Tuesday, July 19, 2016

Coup Has Enthroned Erdogan As A Dictator, Turkey Gets Two Soups For The Price Of One

The Worst (Fake?) Coup Ever Has Enthroned Erdogan As A Dictator And Has Sealed Turkey’s Fate

What just happened in Turkey?  I have been thinking about this for a number of hours now, and I have narrowed it down to two options.  Either this was the worst military coup in my entire lifetime, or it was staged.  I will explain how I came to this conclusion below, but in any event the end result of this “coup” is that President Erdogan is even more popular and has consolidated power to an extent that is absolutely breathtaking.  He already was essentially a dictator, but now this “coup” has sealed Turkey’s fate and has pushed them even farther down the path toward becoming a radical Islamic state.

If you are going to conduct a military coup, the very first thing that should be on your list is to decapitate the current leadership structure.  But even though hundreds were killed and approximately 1,400 people were injured during the short-lived conflict, not a single high ranking official was killed or captured.

I don’t know if I have ever heard of a coup where that didn’t happen.  How do you not get a single high ranking official?  Either the planners of this coup were completely incompetent, or it was fake.  And yes, it is entirely possible that only a small portion of the military was involved and this effort represented the best that they could do to try to rescue Turkey from the grip of a ruthless dictator.  Maybe they were hoping that once they lit a spark the public would rally to their cause.

But I don’t know if I am buying that explanation.  There are just way too many inconsistencies.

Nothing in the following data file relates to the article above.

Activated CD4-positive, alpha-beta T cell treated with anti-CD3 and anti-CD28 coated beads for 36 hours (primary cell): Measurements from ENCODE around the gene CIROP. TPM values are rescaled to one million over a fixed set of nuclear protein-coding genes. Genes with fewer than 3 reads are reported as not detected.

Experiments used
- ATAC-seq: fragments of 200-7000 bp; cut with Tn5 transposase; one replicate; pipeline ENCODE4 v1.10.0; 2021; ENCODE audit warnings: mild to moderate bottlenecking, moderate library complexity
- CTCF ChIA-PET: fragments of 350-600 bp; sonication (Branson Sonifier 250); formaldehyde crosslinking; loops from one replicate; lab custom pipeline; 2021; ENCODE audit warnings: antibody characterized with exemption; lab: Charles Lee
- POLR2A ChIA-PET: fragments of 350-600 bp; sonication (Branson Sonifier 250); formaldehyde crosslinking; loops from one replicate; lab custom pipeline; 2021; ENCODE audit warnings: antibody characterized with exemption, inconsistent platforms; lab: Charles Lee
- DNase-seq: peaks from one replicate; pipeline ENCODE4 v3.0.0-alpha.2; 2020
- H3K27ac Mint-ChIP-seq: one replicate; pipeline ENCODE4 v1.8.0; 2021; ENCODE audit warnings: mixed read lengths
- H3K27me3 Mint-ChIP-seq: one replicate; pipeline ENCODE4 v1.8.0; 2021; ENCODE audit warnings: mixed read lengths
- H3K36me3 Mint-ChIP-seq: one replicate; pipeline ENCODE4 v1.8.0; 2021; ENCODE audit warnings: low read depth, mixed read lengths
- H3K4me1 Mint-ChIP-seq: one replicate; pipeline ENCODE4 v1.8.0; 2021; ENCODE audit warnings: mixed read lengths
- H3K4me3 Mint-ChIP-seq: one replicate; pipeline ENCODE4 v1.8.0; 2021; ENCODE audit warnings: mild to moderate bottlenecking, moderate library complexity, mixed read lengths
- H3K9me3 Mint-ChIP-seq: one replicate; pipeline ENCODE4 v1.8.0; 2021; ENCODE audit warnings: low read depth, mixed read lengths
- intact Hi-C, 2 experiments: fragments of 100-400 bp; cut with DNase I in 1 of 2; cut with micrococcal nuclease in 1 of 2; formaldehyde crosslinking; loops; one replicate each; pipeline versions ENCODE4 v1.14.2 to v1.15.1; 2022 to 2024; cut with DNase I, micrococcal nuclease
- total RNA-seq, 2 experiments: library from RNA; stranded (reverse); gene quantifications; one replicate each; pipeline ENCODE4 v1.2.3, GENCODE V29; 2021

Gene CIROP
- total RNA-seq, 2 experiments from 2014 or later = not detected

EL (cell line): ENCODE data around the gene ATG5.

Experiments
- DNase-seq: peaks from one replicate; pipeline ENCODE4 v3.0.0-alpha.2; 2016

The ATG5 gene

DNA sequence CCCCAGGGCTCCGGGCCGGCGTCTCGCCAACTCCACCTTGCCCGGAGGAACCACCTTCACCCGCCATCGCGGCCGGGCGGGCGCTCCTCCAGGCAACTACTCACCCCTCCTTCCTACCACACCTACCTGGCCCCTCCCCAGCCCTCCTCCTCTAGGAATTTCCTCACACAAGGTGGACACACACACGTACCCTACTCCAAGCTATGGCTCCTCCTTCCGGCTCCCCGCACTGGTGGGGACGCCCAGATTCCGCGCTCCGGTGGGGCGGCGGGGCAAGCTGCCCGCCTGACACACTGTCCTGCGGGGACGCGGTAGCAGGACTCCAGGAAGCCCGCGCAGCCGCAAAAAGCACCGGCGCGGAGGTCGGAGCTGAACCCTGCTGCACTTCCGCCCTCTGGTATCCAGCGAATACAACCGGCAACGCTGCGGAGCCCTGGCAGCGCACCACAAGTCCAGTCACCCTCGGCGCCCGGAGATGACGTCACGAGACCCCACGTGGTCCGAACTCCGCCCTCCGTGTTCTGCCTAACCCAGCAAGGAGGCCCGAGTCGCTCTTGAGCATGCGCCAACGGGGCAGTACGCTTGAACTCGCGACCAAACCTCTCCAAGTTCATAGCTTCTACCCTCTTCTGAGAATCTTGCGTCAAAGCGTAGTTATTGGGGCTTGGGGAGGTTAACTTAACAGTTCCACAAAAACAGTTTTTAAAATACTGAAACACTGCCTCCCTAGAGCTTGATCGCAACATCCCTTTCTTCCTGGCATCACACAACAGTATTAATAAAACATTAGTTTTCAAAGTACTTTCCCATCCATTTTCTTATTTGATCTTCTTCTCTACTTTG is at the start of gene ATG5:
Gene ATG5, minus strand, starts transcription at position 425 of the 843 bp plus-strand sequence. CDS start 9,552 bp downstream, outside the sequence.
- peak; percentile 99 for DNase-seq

For instance, according to Reuters F-16s that were controlled by the opposition could have fired on Erdogan’s plane and taken him out, but they didn’t…

To me, that simply defies a normal explanation.
In addition, soldiers that took part in the “coup” said “that they thought that they were taking part in military exercises”
If this is true, then the soldiers were just as surprised as everyone else.
To me, this whole thing stinks.  Either it was the worst military coup that I have ever seen in my lifetime, or it was a giant theater production.
In any event, President Erdogan is taking full advantage of it.  His popularity in Turkey is now off the charts, and he is going to have power to do virtually anything he wants at this point…

Erdogan’s survival has turned him into a “sort of a mythical figure” and could further erode democracy in Turkey, said Soner Cagaptay, director of the Turkish research program at The Washington Institute.

In public remarks, Erdogan described the coup as “a gift from God," and he has spoken of the need to “cleanse” the government and the military.  So far since the end of the “coup," approximately 6,000 officials have already been rounded up

This number includes at least 2,745 judges.  I don’t even know that it is possible to put together a list of specific judges that you want to target that is that long in just a couple of days.  Obviously this was a list that someone had developed before the “coup” ever took place, and now this “coup” has handed Erdogan the perfect opportunity to round them all up.
And you may have heard tales of what goes on in Turkish prisons.  The Turks are known for being absolutely brutal, and many of those that have been rounded upare already paying a tremendous price
As for Erdogan, this is just par for the course.  Those that follow Turkey closely know that he has already been acting like a modern day version of Adolf Hitler for years.  The following comes from Ralph Peters

Key opposition figures have been driven into exile or banned.  Opposition parties have been suppressed.  Recent elections have not been held so much as staged.  And Erdogan has torn the fresh scab from the Kurdish wound, fostering civil war in Turkey’s southeast for his own political advantage.

Erdogan has packed Turkey’s courts with Islamists.  He appointed pliant, pro-Islamist generals and admirals, while staging show trials of those of whom he wished to rid the country.  He has de facto, if not yet de jure, curtailed women’s freedoms.  He dissolved the wall between mosque and state (Friday night, he used mosques’ loudspeakers to call his supporters into the streets).  Not least, he had long allowed foreign fighters to transit Turkey to join ISIS and has aggressively backed other extremists whom he believed he could manage.